From: The Australian
YOUTH workers have accused child protection authorities of drugging foster kids "to the eyeballs" as a form of "chemical restraint".
A submission from the Youth Affairs Network of Queensland to the child protection commission of inquiry headed by Tim Carmody, obtained by The Australian, revealed 7 per cent of children under four in out-of-home care are on medication for attention deficit hyperactivity disorder.
More than 16 per cent of young people in foster care aged between nine years and 18 reporting taking ADHD drugs, compared with an Australian rate of 6.7 per cent.
YANQ director Siyavash Doostkhah said some children were "drugged to the eyeballs" and were unable to honestly discuss their experiences in out-of-home care.
"There is an issue with the number of young people in care who have been put on psychotropic medication," Mr Doostkhah said. "There is an alarming rate and in a way these kids are being chemically restrained."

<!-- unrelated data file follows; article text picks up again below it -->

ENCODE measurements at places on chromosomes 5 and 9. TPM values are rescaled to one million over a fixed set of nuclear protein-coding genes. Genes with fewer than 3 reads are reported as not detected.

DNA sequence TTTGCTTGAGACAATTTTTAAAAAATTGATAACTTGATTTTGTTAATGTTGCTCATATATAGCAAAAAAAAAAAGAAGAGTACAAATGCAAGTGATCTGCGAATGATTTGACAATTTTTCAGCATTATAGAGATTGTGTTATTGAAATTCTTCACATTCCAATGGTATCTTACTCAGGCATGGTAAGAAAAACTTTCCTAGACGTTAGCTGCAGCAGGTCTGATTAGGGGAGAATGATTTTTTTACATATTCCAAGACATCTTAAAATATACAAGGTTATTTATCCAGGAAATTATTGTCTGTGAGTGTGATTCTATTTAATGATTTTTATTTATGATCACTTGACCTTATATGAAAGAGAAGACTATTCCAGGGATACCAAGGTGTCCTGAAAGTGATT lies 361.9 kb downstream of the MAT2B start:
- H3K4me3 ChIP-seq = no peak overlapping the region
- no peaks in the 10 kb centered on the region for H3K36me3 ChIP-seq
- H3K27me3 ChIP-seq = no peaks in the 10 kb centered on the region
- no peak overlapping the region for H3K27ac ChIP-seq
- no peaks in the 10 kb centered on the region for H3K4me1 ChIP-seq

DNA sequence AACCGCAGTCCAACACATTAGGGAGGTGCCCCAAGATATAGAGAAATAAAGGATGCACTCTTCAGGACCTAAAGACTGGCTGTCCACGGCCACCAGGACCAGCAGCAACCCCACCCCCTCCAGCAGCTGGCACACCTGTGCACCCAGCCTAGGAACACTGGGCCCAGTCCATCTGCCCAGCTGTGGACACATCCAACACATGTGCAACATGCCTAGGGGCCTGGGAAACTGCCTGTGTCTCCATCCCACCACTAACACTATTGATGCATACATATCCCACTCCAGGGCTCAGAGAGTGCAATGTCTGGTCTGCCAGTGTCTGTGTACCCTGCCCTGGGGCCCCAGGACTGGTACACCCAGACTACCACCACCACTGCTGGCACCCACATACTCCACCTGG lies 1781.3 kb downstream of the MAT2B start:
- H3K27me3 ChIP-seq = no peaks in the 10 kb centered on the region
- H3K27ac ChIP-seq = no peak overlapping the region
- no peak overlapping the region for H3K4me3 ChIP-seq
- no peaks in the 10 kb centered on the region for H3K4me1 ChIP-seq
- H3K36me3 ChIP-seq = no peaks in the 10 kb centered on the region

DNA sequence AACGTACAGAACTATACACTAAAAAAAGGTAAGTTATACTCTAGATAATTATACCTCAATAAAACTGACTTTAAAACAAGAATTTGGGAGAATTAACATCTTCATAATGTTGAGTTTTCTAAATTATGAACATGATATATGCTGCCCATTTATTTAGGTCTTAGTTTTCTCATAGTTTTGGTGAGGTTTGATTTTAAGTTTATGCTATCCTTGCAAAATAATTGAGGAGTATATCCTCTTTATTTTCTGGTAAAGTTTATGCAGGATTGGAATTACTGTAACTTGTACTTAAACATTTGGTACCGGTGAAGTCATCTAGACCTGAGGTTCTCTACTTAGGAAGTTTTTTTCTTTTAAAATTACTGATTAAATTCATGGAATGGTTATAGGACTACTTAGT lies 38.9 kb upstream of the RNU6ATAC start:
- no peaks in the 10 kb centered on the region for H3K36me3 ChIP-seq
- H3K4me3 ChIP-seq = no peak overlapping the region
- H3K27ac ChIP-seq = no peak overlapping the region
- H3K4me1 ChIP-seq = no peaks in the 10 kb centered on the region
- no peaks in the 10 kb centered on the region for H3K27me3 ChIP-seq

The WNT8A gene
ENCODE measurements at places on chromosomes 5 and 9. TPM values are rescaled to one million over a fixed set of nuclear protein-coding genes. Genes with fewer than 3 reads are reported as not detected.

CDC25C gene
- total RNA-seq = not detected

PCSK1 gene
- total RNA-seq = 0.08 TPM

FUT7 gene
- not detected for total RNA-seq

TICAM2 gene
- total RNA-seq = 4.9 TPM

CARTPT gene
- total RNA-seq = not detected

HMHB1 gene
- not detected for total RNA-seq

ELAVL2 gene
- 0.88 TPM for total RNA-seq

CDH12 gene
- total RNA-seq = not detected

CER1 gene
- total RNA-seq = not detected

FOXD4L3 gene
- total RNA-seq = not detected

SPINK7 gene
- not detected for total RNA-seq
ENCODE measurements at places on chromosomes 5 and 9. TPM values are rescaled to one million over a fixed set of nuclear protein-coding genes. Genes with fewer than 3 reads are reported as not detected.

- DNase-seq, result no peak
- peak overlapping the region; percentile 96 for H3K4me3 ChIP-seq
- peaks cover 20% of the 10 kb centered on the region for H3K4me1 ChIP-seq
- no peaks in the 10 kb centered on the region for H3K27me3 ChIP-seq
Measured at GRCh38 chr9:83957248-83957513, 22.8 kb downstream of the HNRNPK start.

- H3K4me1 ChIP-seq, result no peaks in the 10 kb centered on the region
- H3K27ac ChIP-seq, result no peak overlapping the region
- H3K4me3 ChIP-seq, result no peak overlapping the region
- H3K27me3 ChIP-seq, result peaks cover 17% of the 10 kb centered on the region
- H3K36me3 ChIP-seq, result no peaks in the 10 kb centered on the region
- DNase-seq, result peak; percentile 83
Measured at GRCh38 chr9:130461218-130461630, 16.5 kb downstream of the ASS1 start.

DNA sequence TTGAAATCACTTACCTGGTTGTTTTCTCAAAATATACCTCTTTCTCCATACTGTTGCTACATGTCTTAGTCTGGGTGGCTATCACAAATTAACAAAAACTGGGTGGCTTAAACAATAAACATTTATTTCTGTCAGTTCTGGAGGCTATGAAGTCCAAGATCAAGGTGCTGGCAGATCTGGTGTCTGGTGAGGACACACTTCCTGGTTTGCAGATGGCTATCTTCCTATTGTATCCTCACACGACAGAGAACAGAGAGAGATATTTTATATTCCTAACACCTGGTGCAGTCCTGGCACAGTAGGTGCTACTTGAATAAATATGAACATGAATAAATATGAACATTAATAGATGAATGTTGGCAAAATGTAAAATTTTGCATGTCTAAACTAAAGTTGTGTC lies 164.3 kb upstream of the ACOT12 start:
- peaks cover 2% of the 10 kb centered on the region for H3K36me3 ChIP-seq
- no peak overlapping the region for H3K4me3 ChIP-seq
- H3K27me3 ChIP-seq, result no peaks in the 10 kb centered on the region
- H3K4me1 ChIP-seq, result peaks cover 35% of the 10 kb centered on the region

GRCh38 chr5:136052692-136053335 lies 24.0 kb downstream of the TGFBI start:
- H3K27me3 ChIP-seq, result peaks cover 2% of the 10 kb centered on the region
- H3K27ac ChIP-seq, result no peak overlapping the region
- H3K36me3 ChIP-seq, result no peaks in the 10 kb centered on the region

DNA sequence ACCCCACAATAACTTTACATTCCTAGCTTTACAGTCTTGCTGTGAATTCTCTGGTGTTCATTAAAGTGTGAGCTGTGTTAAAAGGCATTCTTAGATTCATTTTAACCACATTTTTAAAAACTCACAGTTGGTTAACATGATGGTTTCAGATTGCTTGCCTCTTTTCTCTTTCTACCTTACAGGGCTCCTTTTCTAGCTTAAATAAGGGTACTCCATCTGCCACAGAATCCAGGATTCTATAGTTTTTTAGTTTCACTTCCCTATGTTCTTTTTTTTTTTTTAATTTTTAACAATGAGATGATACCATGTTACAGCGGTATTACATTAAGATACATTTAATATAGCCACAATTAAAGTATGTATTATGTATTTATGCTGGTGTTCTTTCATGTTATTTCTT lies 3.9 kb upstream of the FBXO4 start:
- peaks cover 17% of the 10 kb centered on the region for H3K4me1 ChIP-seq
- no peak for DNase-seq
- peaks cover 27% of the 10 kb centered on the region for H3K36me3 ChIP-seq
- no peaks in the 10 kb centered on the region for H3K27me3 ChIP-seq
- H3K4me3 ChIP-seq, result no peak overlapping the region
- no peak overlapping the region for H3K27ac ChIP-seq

He said the incidence of young people in care taking medication had never been widely surveyed.
In a submission to the inquiry, which will resume public hearings today, the YANQ said it had raised concerns with the government since 2002.
"The inaction of government over this time has seen a massive jump in the number of Queensland children who are being medicated," the submission said.
The inquiry is tasked with charting a course to a more effective and efficient child-protection system amid escalating costs and reports.
One in every four Queensland children will be reported to the child safety department this financial year.
More than 8000 children are in out-of-home care. The number of Aboriginal and Torres Strait Islander children in care jumped 90 per cent in six years.
Former Communities Department director-general Linda Apelt is expected to give evidence today, followed by Commissioner for Children and Young People and Child Guardian Elizabeth Fraser.
Police Child Safety and Sexual Crime Group Superintendent Cameron Harsley may also appear.